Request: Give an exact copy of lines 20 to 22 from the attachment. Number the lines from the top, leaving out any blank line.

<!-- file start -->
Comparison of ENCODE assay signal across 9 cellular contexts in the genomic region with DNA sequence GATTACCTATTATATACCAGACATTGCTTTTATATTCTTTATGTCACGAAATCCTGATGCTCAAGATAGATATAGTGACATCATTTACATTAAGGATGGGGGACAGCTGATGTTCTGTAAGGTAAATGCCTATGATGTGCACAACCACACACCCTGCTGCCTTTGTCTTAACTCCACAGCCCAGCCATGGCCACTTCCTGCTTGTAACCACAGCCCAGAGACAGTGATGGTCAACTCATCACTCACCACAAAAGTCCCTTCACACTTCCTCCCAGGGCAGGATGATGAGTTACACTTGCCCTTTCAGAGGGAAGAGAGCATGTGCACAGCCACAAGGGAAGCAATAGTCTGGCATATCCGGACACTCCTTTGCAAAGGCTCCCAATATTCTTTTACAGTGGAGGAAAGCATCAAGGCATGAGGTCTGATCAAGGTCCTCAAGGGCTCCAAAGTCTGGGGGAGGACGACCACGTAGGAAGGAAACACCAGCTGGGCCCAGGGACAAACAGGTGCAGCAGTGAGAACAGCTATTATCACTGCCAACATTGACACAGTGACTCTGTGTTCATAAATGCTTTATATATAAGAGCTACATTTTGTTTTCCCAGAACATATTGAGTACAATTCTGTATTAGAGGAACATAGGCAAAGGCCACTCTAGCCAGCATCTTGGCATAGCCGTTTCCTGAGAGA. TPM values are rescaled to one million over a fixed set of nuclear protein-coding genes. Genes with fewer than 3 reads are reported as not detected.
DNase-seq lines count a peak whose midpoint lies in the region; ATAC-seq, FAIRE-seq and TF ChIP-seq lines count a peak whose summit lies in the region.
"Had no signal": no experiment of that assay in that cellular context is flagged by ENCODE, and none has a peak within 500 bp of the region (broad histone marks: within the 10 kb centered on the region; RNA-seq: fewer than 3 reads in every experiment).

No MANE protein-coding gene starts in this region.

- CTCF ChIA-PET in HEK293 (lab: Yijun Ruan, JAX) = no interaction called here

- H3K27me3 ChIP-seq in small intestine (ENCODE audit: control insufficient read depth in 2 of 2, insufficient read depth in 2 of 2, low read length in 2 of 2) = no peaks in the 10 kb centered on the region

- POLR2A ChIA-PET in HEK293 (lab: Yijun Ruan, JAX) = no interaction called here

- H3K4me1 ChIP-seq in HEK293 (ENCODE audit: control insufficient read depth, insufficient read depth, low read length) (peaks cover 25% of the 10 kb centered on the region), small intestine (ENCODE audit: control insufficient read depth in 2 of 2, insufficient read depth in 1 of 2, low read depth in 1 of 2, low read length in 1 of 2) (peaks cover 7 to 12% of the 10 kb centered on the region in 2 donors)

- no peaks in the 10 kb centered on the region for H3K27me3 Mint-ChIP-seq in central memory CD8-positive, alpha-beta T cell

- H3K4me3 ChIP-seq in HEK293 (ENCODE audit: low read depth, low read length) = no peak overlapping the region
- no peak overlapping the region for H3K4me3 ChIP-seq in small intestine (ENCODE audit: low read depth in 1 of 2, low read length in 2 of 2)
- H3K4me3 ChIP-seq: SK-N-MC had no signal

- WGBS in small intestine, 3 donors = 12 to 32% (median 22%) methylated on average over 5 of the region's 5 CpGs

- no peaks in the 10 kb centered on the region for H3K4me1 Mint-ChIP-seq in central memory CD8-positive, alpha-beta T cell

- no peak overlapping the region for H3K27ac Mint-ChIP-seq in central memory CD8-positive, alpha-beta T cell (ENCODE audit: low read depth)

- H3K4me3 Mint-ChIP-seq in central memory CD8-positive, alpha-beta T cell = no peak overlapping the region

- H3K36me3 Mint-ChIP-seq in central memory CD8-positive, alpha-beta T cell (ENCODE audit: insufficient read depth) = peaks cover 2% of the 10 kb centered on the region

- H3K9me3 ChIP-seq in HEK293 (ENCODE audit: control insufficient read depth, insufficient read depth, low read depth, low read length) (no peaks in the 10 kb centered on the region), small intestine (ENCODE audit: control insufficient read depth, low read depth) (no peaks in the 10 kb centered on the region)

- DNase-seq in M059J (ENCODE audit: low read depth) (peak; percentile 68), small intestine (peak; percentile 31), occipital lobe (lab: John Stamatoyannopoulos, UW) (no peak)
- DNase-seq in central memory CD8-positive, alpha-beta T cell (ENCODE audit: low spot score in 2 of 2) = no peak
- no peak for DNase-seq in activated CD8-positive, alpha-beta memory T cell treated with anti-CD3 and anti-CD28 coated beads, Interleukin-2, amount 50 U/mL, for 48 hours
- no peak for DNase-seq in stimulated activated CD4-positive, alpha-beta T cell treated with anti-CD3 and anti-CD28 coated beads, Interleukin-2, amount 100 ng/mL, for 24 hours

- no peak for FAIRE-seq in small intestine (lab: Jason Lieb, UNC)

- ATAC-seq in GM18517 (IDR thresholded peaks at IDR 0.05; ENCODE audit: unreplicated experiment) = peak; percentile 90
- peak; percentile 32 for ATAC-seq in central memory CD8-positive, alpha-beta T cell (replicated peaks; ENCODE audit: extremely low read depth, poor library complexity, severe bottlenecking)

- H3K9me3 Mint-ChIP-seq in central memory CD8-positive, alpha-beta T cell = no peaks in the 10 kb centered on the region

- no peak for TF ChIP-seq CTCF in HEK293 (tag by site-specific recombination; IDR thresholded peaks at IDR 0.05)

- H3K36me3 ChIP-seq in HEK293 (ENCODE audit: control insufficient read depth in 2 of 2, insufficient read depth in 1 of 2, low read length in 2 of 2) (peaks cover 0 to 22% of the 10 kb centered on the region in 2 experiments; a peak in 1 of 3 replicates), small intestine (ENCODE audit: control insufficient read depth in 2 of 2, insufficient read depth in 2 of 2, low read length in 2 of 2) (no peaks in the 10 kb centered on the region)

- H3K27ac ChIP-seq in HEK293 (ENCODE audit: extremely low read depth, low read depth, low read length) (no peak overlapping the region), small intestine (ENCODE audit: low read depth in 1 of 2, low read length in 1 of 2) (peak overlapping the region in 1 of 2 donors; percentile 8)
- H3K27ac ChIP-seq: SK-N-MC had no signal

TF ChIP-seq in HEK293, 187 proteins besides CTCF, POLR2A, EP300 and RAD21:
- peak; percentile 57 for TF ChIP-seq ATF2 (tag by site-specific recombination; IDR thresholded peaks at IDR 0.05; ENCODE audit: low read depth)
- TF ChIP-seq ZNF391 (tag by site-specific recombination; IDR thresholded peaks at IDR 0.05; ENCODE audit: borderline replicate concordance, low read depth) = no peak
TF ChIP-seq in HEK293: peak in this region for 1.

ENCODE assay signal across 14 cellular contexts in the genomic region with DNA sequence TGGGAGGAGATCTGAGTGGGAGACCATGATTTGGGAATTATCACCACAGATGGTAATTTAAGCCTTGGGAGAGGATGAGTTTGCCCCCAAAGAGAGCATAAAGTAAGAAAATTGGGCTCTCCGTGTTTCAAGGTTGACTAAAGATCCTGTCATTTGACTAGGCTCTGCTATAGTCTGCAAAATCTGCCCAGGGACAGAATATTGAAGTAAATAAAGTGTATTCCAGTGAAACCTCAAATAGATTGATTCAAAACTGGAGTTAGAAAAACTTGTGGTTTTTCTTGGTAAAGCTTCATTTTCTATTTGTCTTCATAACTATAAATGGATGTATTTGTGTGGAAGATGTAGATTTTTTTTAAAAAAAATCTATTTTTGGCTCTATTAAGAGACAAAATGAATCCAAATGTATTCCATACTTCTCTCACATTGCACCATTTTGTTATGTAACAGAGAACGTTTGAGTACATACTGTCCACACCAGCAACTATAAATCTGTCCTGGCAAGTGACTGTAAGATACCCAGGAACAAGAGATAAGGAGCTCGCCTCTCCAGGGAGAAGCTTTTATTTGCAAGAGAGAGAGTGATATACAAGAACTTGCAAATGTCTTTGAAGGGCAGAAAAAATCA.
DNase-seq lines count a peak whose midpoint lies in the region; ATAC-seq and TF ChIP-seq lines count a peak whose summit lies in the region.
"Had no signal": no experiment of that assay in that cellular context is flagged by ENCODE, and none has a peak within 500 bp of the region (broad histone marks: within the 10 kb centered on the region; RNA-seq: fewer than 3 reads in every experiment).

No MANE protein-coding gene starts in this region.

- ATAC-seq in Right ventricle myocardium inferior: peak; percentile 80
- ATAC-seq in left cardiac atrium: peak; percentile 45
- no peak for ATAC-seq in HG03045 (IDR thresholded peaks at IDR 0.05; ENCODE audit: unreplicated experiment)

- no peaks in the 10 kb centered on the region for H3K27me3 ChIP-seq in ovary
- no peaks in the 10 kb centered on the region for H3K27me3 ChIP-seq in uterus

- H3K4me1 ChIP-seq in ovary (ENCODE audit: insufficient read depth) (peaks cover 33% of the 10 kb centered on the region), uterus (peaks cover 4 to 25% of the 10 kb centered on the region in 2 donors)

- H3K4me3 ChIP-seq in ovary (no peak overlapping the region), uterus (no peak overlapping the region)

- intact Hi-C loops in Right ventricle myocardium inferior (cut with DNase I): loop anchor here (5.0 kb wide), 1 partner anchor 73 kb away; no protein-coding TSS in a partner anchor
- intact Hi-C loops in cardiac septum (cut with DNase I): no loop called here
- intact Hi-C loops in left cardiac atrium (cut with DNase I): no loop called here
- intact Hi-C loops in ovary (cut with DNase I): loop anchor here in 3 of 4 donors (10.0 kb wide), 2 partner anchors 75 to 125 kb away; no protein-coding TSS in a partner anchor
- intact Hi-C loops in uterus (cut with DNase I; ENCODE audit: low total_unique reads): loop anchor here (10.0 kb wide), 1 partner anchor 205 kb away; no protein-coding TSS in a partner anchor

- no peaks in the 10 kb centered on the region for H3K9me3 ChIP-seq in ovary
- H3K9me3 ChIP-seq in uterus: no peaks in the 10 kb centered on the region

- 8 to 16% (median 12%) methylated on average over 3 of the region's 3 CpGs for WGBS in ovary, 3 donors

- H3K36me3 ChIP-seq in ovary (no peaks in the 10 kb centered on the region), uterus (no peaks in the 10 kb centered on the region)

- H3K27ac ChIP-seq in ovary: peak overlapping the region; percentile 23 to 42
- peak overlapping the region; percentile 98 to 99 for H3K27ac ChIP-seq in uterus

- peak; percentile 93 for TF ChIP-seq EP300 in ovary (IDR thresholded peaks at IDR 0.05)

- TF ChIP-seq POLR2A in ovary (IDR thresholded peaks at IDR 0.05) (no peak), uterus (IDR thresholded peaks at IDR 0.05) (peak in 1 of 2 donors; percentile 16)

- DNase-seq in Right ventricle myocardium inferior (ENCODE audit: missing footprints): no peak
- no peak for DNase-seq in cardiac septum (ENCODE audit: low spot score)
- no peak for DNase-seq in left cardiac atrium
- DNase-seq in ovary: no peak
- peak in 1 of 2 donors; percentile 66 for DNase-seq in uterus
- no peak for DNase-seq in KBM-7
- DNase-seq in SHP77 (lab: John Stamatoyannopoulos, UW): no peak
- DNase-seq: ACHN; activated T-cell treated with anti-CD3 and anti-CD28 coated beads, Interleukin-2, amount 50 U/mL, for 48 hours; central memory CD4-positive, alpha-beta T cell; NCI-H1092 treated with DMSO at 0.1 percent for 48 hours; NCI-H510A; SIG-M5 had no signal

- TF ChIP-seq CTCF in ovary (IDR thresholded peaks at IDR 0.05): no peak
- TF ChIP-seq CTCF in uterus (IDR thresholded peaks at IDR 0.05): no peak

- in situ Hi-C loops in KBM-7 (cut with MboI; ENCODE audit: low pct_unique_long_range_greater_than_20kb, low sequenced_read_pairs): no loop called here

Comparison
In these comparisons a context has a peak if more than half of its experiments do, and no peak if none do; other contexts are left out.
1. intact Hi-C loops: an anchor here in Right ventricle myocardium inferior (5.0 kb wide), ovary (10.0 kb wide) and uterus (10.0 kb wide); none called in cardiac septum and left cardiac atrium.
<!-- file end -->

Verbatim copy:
- DNase-seq in central memory CD8-positive, alpha-beta T cell (ENCODE audit: low spot score in 2 of 2) = no peak
- no peak for DNase-seq in activated CD8-positive, alpha-beta memory T cell treated with anti-CD3 and anti-CD28 coated beads, Interleukin-2, amount 50 U/mL, for 48 hours
- no peak for DNase-seq in stimulated activated CD4-positive, alpha-beta T cell treated with anti-CD3 and anti-CD28 coated beads, Interleukin-2, amount 100 ng/mL, for 24 hours